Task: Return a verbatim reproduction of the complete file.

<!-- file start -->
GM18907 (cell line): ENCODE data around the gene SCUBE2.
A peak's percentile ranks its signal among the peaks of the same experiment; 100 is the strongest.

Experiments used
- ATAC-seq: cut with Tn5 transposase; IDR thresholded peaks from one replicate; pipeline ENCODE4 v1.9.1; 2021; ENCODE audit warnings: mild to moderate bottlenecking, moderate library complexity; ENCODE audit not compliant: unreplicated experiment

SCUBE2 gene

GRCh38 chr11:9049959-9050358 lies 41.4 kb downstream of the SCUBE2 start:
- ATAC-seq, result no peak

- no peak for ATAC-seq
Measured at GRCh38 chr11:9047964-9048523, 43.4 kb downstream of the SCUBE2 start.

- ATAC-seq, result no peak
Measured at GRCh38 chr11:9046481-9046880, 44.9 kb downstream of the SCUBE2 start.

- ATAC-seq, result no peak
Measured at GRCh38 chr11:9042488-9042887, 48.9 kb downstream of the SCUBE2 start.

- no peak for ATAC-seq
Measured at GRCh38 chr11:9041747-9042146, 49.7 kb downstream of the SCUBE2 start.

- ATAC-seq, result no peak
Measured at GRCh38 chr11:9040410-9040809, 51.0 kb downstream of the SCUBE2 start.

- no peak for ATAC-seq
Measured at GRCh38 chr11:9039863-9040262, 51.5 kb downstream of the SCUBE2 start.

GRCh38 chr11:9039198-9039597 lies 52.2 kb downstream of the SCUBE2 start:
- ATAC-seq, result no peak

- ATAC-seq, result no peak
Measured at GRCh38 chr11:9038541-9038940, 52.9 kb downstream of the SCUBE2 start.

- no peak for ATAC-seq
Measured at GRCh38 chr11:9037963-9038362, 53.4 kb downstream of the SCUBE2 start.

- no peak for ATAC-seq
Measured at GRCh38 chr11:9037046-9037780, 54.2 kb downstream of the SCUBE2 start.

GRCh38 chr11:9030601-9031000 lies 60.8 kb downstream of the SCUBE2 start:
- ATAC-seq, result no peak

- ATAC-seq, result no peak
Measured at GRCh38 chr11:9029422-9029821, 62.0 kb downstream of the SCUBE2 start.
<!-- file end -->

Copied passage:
GM18907 (cell line): ENCODE data around the gene SCUBE2.
A peak's percentile ranks its signal among the peaks of the same experiment; 100 is the strongest.

Experiments used
- ATAC-seq: cut with Tn5 transposase; IDR thresholded peaks from one replicate; pipeline ENCODE4 v1.9.1; 2021; ENCODE audit warnings: mild to moderate bottlenecking, moderate library complexity; ENCODE audit not compliant: unreplicated experiment

SCUBE2 gene

GRCh38 chr11:9049959-9050358 lies 41.4 kb downstream of the SCUBE2 start:
- ATAC-seq, result no peak

- no peak for ATAC-seq
Measured at GRCh38 chr11:9047964-9048523, 43.4 kb downstream of the SCUBE2 start.

- ATAC-seq, result no peak
Measured at GRCh38 chr11:9046481-9046880, 44.9 kb downstream of the SCUBE2 start.

- ATAC-seq, result no peak
Measured at GRCh38 chr11:9042488-9042887, 48.9 kb downstream of the SCUBE2 start.

- no peak for ATAC-seq
Measured at GRCh38 chr11:9041747-9042146, 49.7 kb downstream of the SCUBE2 start.

- ATAC-seq, result no peak
Measured at GRCh38 chr11:9040410-9040809, 51.0 kb downstream of the SCUBE2 start.

- no peak for ATAC-seq
Measured at GRCh38 chr11:9039863-9040262, 51.5 kb downstream of the SCUBE2 start.

GRCh38 chr11:9039198-9039597 lies 52.2 kb downstream of the SCUBE2 start:
- ATAC-seq, result no peak

- ATAC-seq, result no peak
Measured at GRCh38 chr11:9038541-9038940, 52.9 kb downstream of the SCUBE2 start.

- no peak for ATAC-seq
Measured at GRCh38 chr11:9037963-9038362, 53.4 kb downstream of the SCUBE2 start.

- no peak for ATAC-seq
Measured at GRCh38 chr11:9037046-9037780, 54.2 kb downstream of the SCUBE2 start.

GRCh38 chr11:9030601-9031000 lies 60.8 kb downstream of the SCUBE2 start:
- ATAC-seq, result no peak

- ATAC-seq, result no peak
Measured at GRCh38 chr11:9029422-9029821, 62.0 kb downstream of the SCUBE2 start.